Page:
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Don’t Shoot Us

This image by Josh MacPhee is from Celebrate People’s History/Iraq Veterans Against the War: Ten Years of Fighting for Peace and Justice, a portfolio that celebrated IVAW’s first ten years and was produced by Justseeds, IVAW, Booklyn, Repetitive Press, and the Civilian Soldier Alliance.

(IVAW is now known as About Face: Veterans Against the War)


Two men, drawn in a graphic novel style in dark red and light green colors, stand close to each other. On the right, a helmeted people officer with a shield covering his face. On the left, a man with a beard and wearing a camouflaged hat and jacket. A large word bubble comes from his mouth, saying, “We know what it’s like to on your side of the line, we know the lower back pain you feel from wearing so much gear. Our brothers and sisters in arms, we have issues to address with the people inside, we don’t have problems with you. We’re not here to hurt you, we don’t want you to hurt us. Don’t shoot us. We are going to take two steps forward now. — Jason Hurd.” Below, against a red background, more text states, “In August 2008, Iraq Veterans Against the War led the largest demonstration at the Democratic National Convention. Because of his use of anti-war rhetoric, IVAW wanted to deliver their demands to then Senator Obama on the convention floor: 1. An immediate end to the occupation of Iraq and Afghanistan. 2. Effective medical care for all returning service members. 3. Reparations to the people of Iraq and Afghanistan. They were stopped by heavily armed police outside the convention center. After an extremely tense stand-off, with IVAW members marching within 25 feet of police lines, Jason Hurd’s speech on the bullhorn led multiple police officers to stand down, turn down their  weapons, and abandon the police line. Eventually a member of Obama’s staff came outside to meet with veterans.”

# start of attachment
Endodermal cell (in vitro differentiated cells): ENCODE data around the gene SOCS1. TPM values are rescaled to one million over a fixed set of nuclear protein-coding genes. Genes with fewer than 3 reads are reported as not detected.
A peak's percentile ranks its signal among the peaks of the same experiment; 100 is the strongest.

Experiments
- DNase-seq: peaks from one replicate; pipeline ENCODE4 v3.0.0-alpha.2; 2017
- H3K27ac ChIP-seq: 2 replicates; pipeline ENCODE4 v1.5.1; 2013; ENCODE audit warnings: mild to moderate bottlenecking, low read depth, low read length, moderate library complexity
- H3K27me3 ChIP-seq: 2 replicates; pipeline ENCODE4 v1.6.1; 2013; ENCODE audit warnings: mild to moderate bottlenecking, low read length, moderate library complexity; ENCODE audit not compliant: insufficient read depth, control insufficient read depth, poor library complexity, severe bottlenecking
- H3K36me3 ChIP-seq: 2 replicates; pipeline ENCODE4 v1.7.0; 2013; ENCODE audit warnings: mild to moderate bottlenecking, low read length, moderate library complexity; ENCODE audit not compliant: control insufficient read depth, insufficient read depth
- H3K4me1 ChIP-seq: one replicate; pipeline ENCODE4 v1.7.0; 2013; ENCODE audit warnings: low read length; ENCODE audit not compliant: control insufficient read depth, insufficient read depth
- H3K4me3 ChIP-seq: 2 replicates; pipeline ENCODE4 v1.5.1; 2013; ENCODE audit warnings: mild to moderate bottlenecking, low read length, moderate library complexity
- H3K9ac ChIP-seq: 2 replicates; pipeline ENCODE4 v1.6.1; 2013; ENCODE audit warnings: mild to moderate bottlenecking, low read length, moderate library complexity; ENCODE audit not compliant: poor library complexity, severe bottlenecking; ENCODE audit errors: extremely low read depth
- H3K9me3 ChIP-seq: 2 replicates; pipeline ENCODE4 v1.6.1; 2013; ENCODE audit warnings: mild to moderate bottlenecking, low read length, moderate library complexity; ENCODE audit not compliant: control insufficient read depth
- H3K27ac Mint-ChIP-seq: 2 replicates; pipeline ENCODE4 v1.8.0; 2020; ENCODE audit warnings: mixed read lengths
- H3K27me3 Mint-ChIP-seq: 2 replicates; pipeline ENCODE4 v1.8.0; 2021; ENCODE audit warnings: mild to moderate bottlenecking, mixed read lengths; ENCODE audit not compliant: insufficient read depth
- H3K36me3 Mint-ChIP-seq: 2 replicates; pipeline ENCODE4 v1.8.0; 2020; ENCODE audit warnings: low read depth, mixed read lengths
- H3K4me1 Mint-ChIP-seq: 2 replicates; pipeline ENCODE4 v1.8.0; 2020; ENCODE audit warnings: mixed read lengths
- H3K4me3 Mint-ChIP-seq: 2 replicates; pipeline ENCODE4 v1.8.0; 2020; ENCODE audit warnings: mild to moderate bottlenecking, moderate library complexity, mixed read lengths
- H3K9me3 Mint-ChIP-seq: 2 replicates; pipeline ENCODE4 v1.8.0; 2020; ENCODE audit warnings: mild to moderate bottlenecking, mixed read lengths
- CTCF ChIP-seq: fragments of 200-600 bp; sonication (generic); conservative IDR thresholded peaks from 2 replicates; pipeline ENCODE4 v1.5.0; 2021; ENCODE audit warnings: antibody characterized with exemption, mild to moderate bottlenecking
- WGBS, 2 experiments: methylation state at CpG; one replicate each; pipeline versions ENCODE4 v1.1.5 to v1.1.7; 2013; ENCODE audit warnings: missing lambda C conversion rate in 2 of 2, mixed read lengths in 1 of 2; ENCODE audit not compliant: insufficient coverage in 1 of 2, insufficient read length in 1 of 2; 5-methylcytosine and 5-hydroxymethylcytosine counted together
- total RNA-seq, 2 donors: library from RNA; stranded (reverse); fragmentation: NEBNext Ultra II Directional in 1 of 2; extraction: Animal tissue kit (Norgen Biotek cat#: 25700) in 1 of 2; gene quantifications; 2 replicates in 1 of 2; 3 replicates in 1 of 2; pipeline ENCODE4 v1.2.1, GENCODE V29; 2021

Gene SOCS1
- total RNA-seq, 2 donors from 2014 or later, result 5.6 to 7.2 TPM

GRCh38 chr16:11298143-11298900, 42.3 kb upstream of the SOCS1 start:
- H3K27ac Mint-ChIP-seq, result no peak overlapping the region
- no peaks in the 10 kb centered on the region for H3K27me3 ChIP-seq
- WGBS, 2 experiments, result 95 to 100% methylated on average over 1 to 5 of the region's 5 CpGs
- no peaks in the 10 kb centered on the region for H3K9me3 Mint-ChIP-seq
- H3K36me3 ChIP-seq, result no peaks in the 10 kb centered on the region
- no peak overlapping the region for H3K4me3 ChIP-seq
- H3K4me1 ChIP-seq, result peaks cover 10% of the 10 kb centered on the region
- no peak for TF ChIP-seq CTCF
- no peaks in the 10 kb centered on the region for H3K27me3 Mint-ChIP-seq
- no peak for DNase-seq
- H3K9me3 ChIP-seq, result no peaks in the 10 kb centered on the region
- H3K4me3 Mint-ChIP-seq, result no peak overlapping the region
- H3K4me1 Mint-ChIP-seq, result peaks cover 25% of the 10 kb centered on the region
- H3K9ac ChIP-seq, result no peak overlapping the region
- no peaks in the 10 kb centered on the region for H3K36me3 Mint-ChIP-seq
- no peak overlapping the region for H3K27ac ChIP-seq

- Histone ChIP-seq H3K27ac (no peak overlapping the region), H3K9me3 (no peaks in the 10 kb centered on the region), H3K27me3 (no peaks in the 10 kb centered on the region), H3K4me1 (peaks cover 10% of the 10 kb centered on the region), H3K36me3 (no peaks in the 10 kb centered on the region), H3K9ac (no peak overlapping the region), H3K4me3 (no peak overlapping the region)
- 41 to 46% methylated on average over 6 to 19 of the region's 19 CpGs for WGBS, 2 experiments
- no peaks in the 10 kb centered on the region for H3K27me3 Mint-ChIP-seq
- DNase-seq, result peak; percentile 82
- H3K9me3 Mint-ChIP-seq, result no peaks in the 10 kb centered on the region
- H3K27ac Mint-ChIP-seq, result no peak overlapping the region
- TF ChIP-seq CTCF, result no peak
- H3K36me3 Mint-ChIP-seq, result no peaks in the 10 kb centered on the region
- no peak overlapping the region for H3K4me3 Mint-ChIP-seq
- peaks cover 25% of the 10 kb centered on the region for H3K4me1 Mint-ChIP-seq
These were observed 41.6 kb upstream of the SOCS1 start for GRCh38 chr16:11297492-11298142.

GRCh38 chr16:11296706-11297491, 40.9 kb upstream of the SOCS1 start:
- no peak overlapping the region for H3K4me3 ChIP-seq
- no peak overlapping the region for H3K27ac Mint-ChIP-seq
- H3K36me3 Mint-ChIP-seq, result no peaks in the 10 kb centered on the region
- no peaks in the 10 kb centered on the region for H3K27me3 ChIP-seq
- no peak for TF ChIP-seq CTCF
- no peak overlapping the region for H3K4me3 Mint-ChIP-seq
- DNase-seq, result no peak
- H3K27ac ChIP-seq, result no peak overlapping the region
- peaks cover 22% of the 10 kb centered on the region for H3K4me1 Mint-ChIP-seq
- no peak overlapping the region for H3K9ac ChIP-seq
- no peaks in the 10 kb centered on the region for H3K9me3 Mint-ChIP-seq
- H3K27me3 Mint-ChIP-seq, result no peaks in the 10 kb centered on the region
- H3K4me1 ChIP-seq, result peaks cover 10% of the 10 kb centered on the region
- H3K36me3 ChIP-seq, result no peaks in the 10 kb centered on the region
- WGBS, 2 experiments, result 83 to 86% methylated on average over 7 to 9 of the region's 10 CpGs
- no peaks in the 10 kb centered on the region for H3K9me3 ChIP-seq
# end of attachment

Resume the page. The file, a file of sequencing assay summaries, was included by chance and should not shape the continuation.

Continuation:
More by Josh MacPhee

Posts by Josh MacPhee

Amman Street Report

Amman Street Report

May 17, 2024

Justseeds friend Vic Speedwell recently sent over these photos from the streets of Amman. It’s nice to see the diversity of pro-Palestine street art in various sites around the globe.